Best Things to Do in Chubu

Chubu Unveiled: Nature, Culture, and Culinary Wonders

If you’re looking for a travel experience that transcends the usual tourist traps and plunges you into the authentic heart of Japan, look no further than the Chubu region. 

Situated in the central part of the country, Chubu is a treasure trove of experiences that range from the adrenaline-pumping to the soul-soothing. Imagine skiing down pristine slopes in the morning, savoring world-class sushi by noon, and soaking in an ancient onsen by evening—all within the same region. With its rich diversity of landscapes, from the majestic Japanese Alps to the idyllic beaches of the Ise-Shima area, Chubu offers an unparalleled diversity of activities and sceneries. It’s not just a destination; it’s a journey through the very essence of Japan. So, why settle for the ordinary when Chubu invites you to experience the extraordinary? Here we present to you the best things to do in Chubu!

Chubu Region, Japan’s Undiscovered Gem

Japan, a country of contrasts and harmony, is divided into eight major regions: Hokkaido, known for its rugged landscapes; Tohoku, the land of natural beauty and hot springs; Kanto, the bustling hub that includes Tokyo; Kansai, the cultural heartland; Chugoku, with its scenic coastlines; Shikoku, the smallest of the four main islands; Kyushu, famous for its volcanoes; and Okinawa, a tropical paradise. Among these, Chubu holds a special place, acting as the country’s geographical and cultural central role.

Located in central Japan, Chubu is composed of ten diverse prefectures: Yamanashi, home to the iconic Mount Fuji; Nagano, the winter sports capital; Niigata, renowned for its rice and sake; Toyama, with its breathtaking Tateyama mountain range; Ishikawa, famous for its traditional crafts; Fukui, a haven of paleontological wonders; Shizuoka, the land of tea and tangerines; Aichi, the hub of Japan’s automotive industry; Gifu, known for its historic villages; and Mie, a coastal prefecture rich in natural beauty and Shinto history. Each offers a unique slice of Japanese life, making Chubu a region of endless discovery.

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1. Climb Mount Fuji

Mount FujiMount Fuji (富士山), or Fujisan as it’s known in Japanese is a symbol of Japan itself. Straddling the border between Yamanashi and Shizuoka prefectures, this iconic peak has inspired poets, artists, and pilgrims for centuries. Climbing Mount Fuji is a rite of passage, a journey that tests your physical limits while offering spiritual rewards. The ascent typically starts from the Fifth Station, accessible from both Yamanashi and Shizuoka sides, and takes you through different ecological zones, each with its unique flora and fauna. As you make your way up the zigzagging trails, the air grows thinner, and the views more expansive. Reaching the summit just in time for the sunrise—a phenomenon aptly called “Goraiko,” or the arrival of light—is an unforgettable experience. Whether you’re a seasoned hiker or a casual traveler, Mount Fuji offers a challenging yet accessible adventure that encapsulates the awe-inspiring beauty of Japan.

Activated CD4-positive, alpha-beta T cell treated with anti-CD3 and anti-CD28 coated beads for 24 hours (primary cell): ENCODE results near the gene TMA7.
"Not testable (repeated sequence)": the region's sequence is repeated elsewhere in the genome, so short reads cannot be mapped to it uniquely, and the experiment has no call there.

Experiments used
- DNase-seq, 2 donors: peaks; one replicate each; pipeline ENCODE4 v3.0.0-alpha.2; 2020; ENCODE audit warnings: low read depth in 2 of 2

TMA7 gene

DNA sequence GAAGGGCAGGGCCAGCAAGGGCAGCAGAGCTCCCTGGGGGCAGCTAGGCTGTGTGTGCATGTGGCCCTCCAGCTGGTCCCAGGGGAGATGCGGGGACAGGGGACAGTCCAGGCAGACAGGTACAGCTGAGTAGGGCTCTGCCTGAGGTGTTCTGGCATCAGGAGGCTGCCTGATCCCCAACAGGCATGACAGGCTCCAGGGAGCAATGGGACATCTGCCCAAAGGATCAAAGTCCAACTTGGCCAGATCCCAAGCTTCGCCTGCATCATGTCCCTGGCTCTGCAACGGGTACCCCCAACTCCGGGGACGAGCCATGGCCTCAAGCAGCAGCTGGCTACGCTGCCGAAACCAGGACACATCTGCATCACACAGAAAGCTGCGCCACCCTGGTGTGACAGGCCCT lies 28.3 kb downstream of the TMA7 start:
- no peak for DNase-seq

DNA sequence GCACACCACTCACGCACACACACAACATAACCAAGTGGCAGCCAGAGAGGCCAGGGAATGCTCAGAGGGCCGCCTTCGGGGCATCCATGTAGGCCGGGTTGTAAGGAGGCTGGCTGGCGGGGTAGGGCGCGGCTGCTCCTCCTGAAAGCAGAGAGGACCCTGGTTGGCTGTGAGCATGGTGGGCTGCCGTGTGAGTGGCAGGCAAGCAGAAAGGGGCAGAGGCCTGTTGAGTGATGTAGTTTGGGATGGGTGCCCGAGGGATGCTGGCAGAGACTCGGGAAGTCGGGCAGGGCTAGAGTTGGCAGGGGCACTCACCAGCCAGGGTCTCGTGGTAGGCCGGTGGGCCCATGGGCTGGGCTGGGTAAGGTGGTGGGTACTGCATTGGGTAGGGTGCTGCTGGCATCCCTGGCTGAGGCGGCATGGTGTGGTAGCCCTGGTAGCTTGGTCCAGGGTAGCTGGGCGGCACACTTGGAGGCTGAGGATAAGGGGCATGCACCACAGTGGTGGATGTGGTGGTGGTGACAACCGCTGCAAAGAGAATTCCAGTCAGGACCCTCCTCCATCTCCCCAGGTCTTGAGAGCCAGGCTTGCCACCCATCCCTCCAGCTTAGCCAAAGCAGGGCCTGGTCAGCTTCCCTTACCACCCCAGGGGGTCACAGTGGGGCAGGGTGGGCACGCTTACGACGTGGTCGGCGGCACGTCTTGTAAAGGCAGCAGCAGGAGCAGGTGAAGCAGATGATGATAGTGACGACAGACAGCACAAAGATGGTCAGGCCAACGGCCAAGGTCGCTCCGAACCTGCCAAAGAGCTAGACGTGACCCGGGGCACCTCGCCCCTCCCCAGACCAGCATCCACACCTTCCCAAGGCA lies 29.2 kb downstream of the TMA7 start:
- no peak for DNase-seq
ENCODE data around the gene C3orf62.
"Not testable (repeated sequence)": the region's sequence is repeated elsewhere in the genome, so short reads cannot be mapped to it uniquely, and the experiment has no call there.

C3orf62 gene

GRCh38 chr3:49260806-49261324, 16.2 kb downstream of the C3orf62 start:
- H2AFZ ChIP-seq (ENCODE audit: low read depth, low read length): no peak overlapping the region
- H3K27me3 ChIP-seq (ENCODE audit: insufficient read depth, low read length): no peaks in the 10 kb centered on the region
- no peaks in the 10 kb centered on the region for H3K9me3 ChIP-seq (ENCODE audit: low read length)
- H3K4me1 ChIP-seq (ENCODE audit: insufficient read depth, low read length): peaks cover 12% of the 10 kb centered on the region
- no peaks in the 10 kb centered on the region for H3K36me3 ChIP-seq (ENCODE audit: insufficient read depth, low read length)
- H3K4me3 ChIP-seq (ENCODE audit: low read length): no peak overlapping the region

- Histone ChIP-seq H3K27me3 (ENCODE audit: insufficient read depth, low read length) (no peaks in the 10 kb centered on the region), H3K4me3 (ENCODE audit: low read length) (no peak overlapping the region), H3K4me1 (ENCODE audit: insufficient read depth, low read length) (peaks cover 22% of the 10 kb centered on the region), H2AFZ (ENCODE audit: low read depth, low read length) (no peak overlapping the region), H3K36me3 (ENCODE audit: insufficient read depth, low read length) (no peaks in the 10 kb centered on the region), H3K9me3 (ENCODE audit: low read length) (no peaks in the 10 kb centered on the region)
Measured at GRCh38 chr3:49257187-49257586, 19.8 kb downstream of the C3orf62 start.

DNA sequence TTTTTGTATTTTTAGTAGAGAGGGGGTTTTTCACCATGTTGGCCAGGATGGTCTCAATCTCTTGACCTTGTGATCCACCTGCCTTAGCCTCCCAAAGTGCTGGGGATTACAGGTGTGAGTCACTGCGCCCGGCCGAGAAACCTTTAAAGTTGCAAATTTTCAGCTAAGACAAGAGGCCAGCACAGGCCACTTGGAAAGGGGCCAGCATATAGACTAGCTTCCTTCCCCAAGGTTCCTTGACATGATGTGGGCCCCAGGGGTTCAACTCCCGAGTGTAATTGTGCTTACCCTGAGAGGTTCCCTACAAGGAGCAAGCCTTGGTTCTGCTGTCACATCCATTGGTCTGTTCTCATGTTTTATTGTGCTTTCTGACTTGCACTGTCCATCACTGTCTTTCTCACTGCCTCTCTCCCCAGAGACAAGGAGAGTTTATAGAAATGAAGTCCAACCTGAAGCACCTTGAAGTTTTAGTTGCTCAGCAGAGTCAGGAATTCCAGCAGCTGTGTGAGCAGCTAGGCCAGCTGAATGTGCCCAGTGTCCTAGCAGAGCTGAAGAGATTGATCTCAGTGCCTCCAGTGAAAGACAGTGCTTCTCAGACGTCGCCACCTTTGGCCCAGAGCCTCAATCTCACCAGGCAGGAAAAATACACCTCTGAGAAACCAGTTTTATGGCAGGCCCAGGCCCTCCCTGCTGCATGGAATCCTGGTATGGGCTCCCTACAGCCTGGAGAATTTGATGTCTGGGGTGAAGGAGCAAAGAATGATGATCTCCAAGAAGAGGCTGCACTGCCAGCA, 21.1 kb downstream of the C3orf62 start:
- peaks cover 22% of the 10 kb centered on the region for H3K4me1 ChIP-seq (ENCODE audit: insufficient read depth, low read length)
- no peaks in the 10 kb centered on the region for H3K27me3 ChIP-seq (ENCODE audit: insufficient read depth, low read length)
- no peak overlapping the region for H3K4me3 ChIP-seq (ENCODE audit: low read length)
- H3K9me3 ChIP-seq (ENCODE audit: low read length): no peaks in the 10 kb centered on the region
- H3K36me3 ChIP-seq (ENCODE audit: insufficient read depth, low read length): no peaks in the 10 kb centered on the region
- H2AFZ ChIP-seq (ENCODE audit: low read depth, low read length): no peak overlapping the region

▽Ready to take on Mt. Fuji? Check the guide below!▽

Perfect Guide to Climbing Mt. Fuji

2. Discover the Best Castles in the Region

Japan’s history is intricately tied to its castles, and the Chubu region offers some of the most remarkable examples. Starting with Nagoya Castle (名古屋城) in Aichi, you’ll be captivated by its golden shachihoko, mythical creatures that are said to protect the castle from fires. The castle also houses an extensive collection of Edo-period art and artifacts, offering a glimpse into Japan’s feudal past. Moving on to Matsumoto Castle (松本城) in Nagano, the “Crow Castle” stands as a striking contrast with its black exterior and moat, offering panoramic views of the city and the Japanese Alps from its watchtower. Also, Inuyama Castle (犬山城) in Aichi is a lesson in preservation. As Japan’s oldest and one of the most well-preserved castles, it offers an authentic experience, complete with steep wooden stairs and narrow passages that transport you back to the samurai era. Each castle tells a different story, making this thematic exploration a fascinating journey through Japan’s history and architecture.

▶ Nagoya Castle official website:

▶ Matsumoto Castle official website:

▶ Inuyama Castle official website:

▽More information about Matsumoto Castle▽

Matsumoto Castle: The Raven Castle

3. Stroll Around Beautiful Japanese Gardens

The art of Japanese gardening is a poetic endeavor that aims to capture the essence of nature in a confined space, and nowhere is this more evident than in the gardens of the Chubu region. Kenrokuen (兼六園) in Ishikawa is often cited as one of the Three Great Gardens of Japan, and for good reason. With its meticulously arranged ponds, stone lanterns, and seasonal flora, the garden is a living canvas that changes with each season. In Aichi, the Shirotori Garden (白鳥庭園) offers a different experience, designed to represent the various landscapes of the Chubu region—from its mountains to its rivers and the sea. The garden is a tranquil space, perfect for contemplation and relaxation. On the other hand, Nabana no Sato (なばなの里), located in Mie Prefecture, goes beyond traditional garden beauty. Renowned for its seasonal flower displays, it transforms into a magical wonderland during winter with one of Japan’s largest illumination events. The garden features themed light tunnels, animated displays, and even a light show set to music, making it a year-round attraction that blends natural beauty with artistic creativity.